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Families in rural Maine struggle to find child care during COVID-19 pandemic

A 2019 report by the Maine Children's Alliance indicates a typical family spends between 11 to 22 percent of their income to pay for full-time child care.

GARDINER, Maine — Finding affordable, high-quality child care in Maine has been a longstanding issue – but the coronavirus pandemic has brought on additional challenges. Some facilities around the state have had to close or limit capacities, leaving families with fewer options.

According to a 2019 report by the Maine Children’s Alliance, 73 percent of Maine children under the age of six have parents that are both involved in the work force. That means that about 54,000 children of that age need child care. The report also indicates a typical Maine family spends between 11 to 22 percent of their income to pay for full-time childcare. That’s compared to a federal benchmark of about seven percent.

Still, experts say high quality early learning is essential – especially for young kids. A report by the U.S. Department of Health and Human Services indicates about 700 to 1,000 new neural connections form every second in young brains; genetics and experiences shape brain development; and a 3-year-old’s vocabulary can actually predict their third grade reading ability.

“Whether a child is having really positive growing experiences, versus in some sort of stressful environment, can make a big difference in their foundation for future learning and development,” Stephanie Eglinton, the executive director of the Maine Children’s Alliance, expressed to NEWS CENTER Maine via Zoom.

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Finding that environment, especially in rural areas, isn’t always an easy task. Bonnie Nichols, a mother of five children of all different ages, can attest. She recently moved from Gardiner to Whitefield and was surprised to find that child care options in their new town are few and far between.

RELATED: Parents balancing work, kids struggle as Maine child care providers are hit hard by pandemic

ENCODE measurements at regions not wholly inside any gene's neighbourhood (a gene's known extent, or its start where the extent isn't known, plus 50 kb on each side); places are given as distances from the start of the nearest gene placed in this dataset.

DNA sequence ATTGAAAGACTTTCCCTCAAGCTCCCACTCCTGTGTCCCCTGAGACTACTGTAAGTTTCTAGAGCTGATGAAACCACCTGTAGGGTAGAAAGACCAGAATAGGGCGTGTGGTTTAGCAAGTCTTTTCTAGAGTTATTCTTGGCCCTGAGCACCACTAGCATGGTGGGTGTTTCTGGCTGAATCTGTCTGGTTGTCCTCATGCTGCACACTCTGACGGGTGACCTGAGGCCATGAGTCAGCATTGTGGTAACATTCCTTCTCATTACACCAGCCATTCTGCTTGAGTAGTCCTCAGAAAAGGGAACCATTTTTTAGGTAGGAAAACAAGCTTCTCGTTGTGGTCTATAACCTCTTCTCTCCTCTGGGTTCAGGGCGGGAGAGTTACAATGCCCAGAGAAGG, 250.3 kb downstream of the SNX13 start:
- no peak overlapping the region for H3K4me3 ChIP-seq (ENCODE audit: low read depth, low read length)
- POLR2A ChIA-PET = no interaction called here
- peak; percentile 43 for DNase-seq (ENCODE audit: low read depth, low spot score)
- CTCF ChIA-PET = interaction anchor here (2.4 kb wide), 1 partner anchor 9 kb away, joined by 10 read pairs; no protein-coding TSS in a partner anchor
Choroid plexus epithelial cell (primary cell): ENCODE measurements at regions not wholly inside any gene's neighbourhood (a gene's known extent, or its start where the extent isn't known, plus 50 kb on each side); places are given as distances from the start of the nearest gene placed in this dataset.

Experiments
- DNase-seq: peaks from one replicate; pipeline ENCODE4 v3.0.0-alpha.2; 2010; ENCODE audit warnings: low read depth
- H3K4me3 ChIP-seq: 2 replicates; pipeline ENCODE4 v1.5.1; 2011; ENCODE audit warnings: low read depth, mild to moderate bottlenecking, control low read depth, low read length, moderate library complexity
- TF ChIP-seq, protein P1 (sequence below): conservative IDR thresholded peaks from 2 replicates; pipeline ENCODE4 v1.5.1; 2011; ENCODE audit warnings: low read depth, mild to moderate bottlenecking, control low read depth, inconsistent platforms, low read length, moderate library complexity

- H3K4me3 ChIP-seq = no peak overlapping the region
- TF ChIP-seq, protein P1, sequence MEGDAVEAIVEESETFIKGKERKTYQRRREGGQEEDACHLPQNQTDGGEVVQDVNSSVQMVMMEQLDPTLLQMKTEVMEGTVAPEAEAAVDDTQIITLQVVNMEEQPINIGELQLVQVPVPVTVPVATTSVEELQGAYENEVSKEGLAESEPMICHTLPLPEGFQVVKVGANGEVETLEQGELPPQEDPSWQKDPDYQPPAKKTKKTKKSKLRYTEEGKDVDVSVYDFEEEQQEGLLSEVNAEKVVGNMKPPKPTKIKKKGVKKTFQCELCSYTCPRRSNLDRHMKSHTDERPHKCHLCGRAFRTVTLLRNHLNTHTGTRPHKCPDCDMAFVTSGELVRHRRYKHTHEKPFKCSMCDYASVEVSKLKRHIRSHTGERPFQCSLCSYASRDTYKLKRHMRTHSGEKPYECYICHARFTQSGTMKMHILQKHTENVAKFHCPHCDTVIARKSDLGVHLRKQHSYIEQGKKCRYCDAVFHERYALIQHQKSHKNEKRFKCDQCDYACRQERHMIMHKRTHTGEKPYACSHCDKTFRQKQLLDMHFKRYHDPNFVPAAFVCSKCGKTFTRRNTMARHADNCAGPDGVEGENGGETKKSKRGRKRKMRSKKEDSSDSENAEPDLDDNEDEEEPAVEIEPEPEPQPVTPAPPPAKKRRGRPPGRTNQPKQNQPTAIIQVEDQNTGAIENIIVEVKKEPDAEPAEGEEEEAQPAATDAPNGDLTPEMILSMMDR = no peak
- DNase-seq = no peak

“There’s nothing. There’s, like, literally nothing,” Nichols expressed to NEWS CENTER Maine Friday afternoon on her front lawn, adding, “What are you supposed to do? It’s your family. You have to take care of your family. They also need to eat.”

Nichols says that’s why she was so thankful to hear about – and have her kids accepted into – a new program with the Boys and Girls Club of Kennebec Valley. This fall, BGCKV is addressing the needs of RSU 12 (which includes Chelsea, Palermo, Somerville, Whitefield, and Windsor) by busing students from surrounding towns to an after-school program at Chelsea Elementary School. The program starts Wednesday, September 2, and will include safety measures like maximizing space on the bus and having family members sit together, requiring masks, keeping bus windows open, and cleaning and sanitizing buses.

“Last spring, we did have some day cares in the area close – and we didn’t have enough childcare facilities in the area to begin with,” Howard Tuttle, the superintendent of RSU 12, told NEWS CENTER Maine via Zoom, regarding the need for programs like this.

The busing program is also a result of COVID-19-related issues at the BGCKV’s main facility in Gardiner. Staff members say they’ve had to reduce the number of kids they can serve there from 500 to 175. In the past, kids were coming from as far away as South Portland, so the restrictions have been tough to manage.

“It’s been really difficult to say we are at our max capacity at this point,” expressed Ingrid Stanchfield, the BGCKV’s CEO.

“Those that are able to come back with us – really, this is their second home,” Nicole Cooley, the PR and marketing coordinator for BGCKV, noted.

To keep everyone safe, BGCKV will be screening each child for the coronavirus when they arrive, enforcing frequent washing of hands, and separating children by age group.

RELATED: Maine DHHS awards CARES Act funding to support essential workers, child care providers in response to COVID-19

The BGCKV is also using the pandemic as an opportunity to push for a new facility – a project that’s been in the making since 2014 when the teen center was renovated. The new facility would be built right next to the current location and would cost about $10 million. Staff members say they are at about $7 million now – so, they have about $3 million to go until groundbreaking can happen.

Money comes from private individual and foundation donors. Staff members say the new building is designed to house more children, even with COVID-19 restrictions, by putting people in their own places and pods.

You can learn more about the BGCKV here.